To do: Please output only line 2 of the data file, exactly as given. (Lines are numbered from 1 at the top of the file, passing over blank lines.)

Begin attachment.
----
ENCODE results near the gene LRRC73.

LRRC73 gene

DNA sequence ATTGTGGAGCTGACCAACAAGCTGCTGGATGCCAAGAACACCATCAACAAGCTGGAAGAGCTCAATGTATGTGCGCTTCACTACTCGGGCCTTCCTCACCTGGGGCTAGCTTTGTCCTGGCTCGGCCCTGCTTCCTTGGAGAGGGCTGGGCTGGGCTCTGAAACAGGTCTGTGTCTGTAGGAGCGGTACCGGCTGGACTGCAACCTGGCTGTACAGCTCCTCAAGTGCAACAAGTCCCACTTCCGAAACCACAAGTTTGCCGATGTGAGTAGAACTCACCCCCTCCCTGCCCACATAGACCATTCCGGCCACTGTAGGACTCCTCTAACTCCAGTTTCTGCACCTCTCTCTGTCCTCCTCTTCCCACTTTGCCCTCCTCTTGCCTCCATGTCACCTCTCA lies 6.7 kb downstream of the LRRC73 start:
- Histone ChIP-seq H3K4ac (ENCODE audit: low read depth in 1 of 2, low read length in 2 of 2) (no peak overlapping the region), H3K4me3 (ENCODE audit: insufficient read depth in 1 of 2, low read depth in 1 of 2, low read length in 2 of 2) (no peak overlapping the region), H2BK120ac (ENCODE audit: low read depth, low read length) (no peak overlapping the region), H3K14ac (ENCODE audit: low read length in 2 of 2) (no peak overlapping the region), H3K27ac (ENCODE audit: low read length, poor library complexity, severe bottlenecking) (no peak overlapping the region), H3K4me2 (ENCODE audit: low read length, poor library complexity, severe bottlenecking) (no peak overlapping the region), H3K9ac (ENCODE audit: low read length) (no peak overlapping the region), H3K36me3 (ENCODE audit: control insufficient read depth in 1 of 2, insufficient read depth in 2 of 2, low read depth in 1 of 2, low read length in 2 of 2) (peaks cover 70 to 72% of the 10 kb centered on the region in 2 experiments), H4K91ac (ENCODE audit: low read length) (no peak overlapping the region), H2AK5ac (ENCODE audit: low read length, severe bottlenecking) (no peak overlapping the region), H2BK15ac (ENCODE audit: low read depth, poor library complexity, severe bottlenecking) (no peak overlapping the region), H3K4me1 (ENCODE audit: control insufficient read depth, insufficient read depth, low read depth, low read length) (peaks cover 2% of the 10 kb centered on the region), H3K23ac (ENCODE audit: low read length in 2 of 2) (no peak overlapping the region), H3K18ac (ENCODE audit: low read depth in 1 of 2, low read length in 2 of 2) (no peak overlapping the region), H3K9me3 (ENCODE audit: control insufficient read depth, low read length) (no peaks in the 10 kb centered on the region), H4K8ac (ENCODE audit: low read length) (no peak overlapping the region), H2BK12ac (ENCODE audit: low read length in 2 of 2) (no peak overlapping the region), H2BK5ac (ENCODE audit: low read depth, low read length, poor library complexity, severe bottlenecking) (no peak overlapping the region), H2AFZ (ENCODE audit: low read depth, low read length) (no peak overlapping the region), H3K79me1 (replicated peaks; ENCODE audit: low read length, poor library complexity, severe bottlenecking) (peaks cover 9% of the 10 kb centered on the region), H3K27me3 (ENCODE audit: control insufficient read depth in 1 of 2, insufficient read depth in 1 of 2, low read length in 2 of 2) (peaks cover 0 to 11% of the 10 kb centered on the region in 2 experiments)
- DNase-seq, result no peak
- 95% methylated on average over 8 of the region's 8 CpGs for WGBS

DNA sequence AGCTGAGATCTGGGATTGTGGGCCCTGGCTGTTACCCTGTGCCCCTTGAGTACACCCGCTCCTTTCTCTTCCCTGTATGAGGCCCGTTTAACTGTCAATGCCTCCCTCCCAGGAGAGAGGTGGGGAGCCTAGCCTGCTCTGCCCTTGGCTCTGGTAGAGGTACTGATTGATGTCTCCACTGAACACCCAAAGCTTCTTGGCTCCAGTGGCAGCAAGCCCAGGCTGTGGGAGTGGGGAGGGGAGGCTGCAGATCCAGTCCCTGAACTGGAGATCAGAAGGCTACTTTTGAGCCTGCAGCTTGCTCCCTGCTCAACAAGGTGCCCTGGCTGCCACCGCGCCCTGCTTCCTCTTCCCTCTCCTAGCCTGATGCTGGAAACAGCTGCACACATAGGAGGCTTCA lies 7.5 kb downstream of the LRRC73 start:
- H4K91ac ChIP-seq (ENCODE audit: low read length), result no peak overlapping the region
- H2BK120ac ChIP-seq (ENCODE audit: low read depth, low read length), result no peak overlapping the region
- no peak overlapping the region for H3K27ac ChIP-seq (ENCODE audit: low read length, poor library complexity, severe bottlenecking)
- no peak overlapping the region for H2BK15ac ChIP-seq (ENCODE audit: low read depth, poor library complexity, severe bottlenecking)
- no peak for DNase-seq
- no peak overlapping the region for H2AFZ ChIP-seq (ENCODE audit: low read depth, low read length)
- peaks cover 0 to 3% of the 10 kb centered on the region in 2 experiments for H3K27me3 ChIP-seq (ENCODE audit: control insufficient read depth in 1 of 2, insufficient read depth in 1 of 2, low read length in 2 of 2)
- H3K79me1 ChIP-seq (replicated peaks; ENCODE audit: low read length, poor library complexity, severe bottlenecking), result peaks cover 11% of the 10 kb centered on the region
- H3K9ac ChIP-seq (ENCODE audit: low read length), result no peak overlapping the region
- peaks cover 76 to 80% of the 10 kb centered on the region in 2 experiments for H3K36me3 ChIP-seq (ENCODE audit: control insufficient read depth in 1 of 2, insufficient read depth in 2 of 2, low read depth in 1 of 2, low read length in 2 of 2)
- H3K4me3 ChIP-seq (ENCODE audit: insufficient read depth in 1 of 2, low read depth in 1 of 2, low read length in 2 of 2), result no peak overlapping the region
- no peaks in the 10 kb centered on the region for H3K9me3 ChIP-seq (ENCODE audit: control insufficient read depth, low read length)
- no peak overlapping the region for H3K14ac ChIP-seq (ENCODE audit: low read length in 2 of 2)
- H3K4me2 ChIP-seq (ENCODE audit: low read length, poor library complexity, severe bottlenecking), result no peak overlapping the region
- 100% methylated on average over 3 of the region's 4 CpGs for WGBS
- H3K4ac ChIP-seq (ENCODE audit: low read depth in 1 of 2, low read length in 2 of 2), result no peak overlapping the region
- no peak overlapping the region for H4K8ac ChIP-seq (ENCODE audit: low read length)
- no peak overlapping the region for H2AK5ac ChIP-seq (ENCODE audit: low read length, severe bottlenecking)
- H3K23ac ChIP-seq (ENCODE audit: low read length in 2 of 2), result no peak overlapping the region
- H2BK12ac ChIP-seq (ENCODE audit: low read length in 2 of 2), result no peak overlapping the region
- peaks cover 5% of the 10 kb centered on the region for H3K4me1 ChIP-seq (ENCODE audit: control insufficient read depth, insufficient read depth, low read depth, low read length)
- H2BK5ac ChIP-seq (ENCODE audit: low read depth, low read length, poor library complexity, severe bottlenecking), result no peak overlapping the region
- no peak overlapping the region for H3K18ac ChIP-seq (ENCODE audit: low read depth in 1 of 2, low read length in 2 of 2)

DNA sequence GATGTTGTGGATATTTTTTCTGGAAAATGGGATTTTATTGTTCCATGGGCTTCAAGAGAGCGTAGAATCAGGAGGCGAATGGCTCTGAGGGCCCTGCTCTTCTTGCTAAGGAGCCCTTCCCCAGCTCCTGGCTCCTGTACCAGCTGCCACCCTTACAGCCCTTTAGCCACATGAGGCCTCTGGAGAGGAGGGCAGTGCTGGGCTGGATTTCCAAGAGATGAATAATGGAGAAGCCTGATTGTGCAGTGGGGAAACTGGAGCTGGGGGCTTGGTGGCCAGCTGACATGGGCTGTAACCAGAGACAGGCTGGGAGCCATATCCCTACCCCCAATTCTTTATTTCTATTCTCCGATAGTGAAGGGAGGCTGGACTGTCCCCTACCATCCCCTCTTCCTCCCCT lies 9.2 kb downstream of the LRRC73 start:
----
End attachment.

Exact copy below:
LRRC73 gene